The H.E.L.P. Position and other Helpful Hints

In the unlikely event you end up in the water, always try to climb onto a nearby floating object, getting as much of your body out of the water as possible. If this is not possible, there are some positions that can help you to survive longer. If alone, adopt the “Heat Escape Lessening Position” (H.E.L.P.). This is done by crossing your arms tightly against your chest and by drawing your knees up close to your chest.

Groups should “huddle” together in a circle. Everyone should wrap their arms around each other’s mid to lower backs, making sure that the sides of their chests are as close together as possible. Everyone in the circle should then intertwine their legs for maximum warmth. The following items may provide additional protection from hypothermia:

Dry Suit, Wet Suit, Immersion Suit, Survival Suit, Exposure Coverall, multiple light layers of dry clothing, water or wind proof outer layer.

Capsizing, Swamping, Sinking and Grounding

In the unlikely event of capsizing, swamping, sinking or grounding, the operator of a boat should know what actions to take. First, anyone who is not already wearing a PFD and/or lifejacket should put one on. Whenever possible, stay with the boat and account for all persons aboard. If necessary, use or exhibit signals to indicate distress and/or the need of assistance. Capsizing, swamping, sinking or grounding are all common causes of on- water incidents and fatalities.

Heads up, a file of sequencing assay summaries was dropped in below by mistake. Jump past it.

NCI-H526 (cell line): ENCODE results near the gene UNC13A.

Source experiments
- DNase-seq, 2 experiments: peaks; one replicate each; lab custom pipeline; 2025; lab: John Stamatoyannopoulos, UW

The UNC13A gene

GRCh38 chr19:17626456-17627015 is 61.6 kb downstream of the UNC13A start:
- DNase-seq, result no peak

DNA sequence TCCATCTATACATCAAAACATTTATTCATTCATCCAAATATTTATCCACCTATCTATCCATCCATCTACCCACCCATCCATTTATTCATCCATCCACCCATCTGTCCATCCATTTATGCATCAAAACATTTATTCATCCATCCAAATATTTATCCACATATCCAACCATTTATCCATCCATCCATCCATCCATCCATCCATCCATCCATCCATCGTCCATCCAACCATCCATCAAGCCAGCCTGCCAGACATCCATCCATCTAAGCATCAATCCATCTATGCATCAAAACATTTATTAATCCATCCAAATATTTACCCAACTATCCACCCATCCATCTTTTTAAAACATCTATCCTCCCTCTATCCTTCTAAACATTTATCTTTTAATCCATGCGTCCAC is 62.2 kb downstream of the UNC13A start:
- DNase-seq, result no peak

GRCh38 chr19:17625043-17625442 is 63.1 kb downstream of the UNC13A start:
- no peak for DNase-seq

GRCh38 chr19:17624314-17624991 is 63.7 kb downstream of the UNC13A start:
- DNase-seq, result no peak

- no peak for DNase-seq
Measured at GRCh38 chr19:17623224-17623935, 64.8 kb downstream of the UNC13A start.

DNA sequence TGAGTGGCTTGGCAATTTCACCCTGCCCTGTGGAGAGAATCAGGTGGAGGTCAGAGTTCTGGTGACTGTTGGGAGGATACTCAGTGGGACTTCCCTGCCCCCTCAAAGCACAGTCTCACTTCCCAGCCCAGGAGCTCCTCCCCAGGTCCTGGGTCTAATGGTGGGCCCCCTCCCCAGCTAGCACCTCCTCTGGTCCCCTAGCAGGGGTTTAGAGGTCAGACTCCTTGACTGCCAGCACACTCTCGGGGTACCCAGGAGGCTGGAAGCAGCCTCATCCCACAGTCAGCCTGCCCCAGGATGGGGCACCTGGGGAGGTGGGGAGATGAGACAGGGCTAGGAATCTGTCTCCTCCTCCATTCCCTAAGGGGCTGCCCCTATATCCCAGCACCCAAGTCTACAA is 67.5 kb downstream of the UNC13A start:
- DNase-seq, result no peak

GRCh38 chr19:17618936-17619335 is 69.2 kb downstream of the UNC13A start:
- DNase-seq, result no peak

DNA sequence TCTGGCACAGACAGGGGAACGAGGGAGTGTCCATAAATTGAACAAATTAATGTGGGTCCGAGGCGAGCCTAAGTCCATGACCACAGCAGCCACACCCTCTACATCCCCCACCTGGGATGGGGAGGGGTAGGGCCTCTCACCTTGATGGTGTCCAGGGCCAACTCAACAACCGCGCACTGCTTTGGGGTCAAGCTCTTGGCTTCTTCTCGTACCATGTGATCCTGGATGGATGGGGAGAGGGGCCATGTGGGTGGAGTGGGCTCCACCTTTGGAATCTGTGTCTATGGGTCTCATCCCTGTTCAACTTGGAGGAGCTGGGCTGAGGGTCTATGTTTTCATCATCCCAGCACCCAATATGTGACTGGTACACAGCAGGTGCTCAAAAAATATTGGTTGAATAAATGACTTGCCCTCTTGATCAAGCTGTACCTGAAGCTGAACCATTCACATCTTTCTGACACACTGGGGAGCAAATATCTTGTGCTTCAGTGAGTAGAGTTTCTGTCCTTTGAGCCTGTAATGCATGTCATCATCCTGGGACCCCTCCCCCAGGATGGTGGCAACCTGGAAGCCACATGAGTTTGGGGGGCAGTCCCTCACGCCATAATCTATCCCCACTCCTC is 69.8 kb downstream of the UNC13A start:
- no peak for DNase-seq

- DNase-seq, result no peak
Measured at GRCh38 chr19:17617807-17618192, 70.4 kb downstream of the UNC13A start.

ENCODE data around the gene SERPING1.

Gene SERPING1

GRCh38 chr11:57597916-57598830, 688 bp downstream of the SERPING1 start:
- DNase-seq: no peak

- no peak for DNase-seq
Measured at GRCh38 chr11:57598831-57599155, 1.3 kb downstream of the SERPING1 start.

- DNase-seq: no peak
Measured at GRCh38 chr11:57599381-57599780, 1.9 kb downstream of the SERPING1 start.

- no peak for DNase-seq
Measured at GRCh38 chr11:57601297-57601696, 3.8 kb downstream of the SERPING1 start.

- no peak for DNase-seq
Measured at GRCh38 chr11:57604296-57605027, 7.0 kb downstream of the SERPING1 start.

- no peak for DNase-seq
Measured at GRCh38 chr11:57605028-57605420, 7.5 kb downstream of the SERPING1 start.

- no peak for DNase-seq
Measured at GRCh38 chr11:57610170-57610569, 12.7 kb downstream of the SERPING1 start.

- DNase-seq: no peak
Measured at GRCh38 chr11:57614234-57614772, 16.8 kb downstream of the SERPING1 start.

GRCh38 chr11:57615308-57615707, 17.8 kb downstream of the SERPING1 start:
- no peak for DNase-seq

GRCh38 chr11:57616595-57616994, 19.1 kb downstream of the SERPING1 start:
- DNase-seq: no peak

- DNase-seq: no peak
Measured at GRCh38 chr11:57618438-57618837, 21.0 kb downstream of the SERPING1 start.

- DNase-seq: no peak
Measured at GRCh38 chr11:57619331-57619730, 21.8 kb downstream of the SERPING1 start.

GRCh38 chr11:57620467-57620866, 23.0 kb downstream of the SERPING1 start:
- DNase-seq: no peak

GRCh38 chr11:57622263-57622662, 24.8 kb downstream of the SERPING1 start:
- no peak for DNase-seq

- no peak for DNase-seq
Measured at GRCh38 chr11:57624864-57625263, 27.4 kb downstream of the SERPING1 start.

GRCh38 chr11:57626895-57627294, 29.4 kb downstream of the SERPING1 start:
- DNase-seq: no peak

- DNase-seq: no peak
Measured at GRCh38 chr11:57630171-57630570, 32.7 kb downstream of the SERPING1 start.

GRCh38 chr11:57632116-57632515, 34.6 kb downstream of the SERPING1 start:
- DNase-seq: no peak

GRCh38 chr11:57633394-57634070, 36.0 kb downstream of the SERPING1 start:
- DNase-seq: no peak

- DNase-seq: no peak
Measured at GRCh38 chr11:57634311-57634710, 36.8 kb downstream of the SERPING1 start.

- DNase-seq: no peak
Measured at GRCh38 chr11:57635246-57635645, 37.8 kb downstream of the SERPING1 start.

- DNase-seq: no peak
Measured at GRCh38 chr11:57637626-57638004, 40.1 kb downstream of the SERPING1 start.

Sunlight, Waves, Wind, and Sound

Everyone on board a boat should be aware that the motion of the boat, combined with the effects of sunlight, waves, wind, sound, and/or alcohol may reduce one’s ability to operate a boat properly. Such combinations can negatively affect people in terms of their balance, co-ordination, reflexes, judgement, response time, eyesight, and/or hearing. Fatigue is also a safety factor, especially when combined with these other situations. They can also lead to other conditions such as:

  • Heat Stroke, with symptoms like high body temperature, rapid pulse or difficulty
  • Exhaustion, with symptoms like stomach pain, fever, chest pain or
  • Seasickness with symptoms like lethargy, drowsiness or

Any of these effects could lead to a greater risk of accidents and injuries and they should be watched for. If you suspect any of them, treat to prevent further deterioration, and seek help as needed. Aproper first aid kit with treatment information should be on the boat.